June 29, 2015
European investors are increasing purchases of gold as Greece’s turmoil boosts the appeal for an alternative to the euro.
Demand from Greek customers for Sovereign gold coins was double the five-month average in June, the U.K. Royal Mint said in an e-mailed statement. CoinInvest.com, an online retailer, said sales on Saturday and Sunday were the highest since Cyprus limited cash withdrawals in 2013, driven by a jump in German, French and Greek buyers.
Investors are searching for a safe haven after Greece imposed capital controls, closed banks and stopped selling gold coins to the public until at least July 6. Chancellor Angela Merkel on Monday said Germany is still open to negotiations if Greece wants.
“Most of our common gold coins are sold out,” Daniel Marburger, a director of Frankfurt-based CoinInvest.com, said by phone. “When people learned that the Greek banks will be closed, they started to think that it may not be such a bad idea to have some money in gold.”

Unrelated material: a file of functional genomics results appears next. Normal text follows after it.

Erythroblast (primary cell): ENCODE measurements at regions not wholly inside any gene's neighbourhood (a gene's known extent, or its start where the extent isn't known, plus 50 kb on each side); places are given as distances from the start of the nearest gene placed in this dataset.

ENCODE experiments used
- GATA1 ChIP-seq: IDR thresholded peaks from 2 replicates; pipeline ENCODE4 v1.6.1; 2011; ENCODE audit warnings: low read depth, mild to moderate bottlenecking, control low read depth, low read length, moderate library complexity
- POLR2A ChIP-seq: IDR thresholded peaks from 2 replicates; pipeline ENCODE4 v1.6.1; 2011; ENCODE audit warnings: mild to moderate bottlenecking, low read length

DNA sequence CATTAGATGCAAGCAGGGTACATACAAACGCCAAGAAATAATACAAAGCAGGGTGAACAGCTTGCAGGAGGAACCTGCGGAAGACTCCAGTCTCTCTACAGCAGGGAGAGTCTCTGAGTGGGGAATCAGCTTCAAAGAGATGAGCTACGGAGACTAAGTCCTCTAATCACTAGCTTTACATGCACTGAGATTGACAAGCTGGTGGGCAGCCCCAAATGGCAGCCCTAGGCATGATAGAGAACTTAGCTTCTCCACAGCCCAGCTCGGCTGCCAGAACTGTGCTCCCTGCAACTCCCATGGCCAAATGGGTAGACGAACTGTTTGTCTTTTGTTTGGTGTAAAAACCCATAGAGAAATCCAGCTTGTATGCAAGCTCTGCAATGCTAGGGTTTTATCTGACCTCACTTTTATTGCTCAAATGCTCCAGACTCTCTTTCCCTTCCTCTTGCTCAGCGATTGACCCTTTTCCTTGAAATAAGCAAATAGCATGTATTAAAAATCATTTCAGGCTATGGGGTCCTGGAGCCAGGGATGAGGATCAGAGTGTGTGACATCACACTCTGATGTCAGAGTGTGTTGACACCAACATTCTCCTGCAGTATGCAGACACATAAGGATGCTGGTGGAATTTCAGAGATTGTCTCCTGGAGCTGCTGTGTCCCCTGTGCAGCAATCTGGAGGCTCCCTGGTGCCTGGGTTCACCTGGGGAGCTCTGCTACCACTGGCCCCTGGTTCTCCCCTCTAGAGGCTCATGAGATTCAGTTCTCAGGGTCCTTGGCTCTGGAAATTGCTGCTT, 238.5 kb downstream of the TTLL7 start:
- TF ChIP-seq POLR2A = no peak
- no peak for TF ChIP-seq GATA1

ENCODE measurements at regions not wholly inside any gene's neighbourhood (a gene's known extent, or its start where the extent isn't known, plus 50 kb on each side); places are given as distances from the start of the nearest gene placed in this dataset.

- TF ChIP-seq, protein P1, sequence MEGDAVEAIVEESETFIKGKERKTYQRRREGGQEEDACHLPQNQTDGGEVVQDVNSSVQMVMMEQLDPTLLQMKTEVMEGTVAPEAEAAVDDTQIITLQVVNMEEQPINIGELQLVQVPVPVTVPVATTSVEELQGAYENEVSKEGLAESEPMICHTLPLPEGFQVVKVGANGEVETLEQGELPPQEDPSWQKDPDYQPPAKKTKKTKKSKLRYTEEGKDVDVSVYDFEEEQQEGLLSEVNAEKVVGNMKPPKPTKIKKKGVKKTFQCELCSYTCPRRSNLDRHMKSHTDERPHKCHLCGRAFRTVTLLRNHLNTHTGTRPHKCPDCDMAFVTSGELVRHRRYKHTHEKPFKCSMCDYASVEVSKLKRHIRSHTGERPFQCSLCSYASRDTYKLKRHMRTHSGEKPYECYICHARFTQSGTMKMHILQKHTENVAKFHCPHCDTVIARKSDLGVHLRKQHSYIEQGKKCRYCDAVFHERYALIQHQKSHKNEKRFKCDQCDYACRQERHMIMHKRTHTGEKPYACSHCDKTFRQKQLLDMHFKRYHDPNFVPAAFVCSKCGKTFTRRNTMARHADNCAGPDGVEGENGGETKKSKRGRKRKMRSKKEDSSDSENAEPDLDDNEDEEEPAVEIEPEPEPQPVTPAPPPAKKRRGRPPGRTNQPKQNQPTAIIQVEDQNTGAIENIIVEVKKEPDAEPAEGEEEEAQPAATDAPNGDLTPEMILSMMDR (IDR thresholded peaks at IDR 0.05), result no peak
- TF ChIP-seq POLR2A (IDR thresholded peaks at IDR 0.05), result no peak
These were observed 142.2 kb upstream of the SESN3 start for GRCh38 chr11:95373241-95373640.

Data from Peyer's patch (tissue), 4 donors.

Gold futures climbed 0.5 percent to settle at $1,179 an ounce on the Comex in New York. The metal has dropped 11 in the past 12 months.
Coin DemandGoldCore Ltd., which buys and sells bullion, reported coin and bar demand rose “significantly” on Monday. Sales to U.K. and Ireland today are about three times the average for the past three Mondays, the Dublin-based firm said in an e-mailed statement. The U.S. Mint has sold 61,500 ounces of American Eagle gold coins this month, the most since January.
BullionVault, which says it operates the largest online physical gold trading platform, reported a jump in sales during the first half of this year, a sign of a broader increase.
Customers globally added 1.4 metric tons of gold to their account, the biggest increase since 2012, the London-based company wrote in a press release. More clients want their gold stored in Switzerland, a country that isn’t in the European Union, Adrian Ash, head of research at BullionVault, said by telephone.